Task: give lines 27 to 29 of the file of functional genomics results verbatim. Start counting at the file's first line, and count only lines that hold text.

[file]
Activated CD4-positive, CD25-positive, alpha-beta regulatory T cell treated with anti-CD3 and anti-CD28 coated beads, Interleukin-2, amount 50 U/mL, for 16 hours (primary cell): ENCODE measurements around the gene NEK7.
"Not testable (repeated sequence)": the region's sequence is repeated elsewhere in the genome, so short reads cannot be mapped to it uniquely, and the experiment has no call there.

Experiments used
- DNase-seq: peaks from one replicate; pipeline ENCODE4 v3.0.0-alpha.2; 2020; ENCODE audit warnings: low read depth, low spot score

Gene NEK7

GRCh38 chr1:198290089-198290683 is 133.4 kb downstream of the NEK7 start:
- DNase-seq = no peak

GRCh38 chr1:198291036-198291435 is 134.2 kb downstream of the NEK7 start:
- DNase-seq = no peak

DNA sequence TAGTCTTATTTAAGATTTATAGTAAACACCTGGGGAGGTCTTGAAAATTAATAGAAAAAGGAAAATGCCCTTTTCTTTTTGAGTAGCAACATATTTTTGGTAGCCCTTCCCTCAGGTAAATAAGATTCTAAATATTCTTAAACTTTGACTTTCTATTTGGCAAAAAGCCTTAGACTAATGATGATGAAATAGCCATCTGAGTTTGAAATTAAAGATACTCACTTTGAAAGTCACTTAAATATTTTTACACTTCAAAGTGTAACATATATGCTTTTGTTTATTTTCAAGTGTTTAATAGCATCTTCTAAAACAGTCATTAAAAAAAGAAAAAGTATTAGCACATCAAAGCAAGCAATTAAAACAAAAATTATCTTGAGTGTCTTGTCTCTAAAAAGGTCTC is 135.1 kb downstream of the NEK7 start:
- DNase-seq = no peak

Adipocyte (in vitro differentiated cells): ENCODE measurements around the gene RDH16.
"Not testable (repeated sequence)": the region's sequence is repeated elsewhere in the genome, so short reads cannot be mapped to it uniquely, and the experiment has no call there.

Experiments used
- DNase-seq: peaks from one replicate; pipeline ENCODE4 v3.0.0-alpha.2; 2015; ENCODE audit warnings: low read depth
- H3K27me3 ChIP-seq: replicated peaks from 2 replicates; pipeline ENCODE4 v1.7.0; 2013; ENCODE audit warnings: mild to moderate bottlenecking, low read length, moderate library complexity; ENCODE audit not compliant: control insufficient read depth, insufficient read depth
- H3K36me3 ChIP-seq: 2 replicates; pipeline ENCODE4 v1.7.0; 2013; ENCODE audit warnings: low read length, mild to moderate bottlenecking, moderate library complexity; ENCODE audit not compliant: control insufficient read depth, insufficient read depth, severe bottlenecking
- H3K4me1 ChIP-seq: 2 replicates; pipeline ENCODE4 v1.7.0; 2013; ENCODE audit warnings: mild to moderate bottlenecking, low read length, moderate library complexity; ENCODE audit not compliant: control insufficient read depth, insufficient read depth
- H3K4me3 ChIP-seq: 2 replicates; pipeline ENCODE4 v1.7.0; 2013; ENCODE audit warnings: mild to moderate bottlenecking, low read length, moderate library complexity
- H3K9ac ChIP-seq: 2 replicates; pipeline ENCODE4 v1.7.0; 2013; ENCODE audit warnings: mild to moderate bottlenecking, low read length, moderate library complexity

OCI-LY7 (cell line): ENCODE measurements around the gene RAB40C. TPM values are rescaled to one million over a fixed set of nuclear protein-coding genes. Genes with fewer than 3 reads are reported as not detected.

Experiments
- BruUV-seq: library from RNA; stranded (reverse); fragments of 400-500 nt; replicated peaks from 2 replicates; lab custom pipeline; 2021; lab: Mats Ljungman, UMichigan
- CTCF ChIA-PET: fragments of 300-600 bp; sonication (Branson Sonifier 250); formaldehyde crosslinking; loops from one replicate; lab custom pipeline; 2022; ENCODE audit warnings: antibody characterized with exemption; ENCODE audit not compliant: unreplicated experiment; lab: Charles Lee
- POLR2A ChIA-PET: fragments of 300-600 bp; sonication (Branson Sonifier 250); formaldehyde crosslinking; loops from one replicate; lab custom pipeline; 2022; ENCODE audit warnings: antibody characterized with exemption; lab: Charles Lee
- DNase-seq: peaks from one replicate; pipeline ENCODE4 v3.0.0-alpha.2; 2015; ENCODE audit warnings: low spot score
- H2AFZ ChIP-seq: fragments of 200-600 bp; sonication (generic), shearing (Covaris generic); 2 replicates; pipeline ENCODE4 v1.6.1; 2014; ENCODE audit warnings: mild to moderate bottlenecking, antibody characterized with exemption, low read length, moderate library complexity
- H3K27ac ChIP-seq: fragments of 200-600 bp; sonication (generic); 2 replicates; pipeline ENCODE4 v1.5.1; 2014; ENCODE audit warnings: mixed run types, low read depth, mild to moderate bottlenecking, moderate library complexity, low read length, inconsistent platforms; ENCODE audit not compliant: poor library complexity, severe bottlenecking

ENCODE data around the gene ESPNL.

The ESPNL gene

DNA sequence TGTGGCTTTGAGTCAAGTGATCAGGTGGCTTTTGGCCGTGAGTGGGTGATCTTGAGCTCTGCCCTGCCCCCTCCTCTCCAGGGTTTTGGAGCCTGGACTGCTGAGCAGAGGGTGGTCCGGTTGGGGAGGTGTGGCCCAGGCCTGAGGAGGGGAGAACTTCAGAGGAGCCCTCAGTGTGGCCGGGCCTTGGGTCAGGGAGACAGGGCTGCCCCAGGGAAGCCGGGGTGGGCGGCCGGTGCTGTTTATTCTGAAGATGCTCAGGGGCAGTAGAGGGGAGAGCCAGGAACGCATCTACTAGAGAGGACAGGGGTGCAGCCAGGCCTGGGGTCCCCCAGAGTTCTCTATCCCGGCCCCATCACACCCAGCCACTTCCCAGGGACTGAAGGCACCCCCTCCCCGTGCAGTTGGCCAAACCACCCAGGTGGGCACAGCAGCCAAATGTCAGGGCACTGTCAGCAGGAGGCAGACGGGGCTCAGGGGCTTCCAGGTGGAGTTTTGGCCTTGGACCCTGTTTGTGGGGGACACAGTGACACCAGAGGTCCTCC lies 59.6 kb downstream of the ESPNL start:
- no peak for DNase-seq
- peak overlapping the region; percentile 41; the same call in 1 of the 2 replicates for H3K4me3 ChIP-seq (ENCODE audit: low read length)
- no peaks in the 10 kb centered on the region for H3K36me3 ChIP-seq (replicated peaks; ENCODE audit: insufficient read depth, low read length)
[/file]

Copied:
- H2AFZ ChIP-seq: fragments of 200-600 bp; sonication (generic), shearing (Covaris generic); 2 replicates; pipeline ENCODE4 v1.6.1; 2014; ENCODE audit warnings: mild to moderate bottlenecking, antibody characterized with exemption, low read length, moderate library complexity
- H3K27ac ChIP-seq: fragments of 200-600 bp; sonication (generic); 2 replicates; pipeline ENCODE4 v1.5.1; 2014; ENCODE audit warnings: mixed run types, low read depth, mild to moderate bottlenecking, moderate library complexity, low read length, inconsistent platforms; ENCODE audit not compliant: poor library complexity, severe bottlenecking

ENCODE data around the gene ESPNL.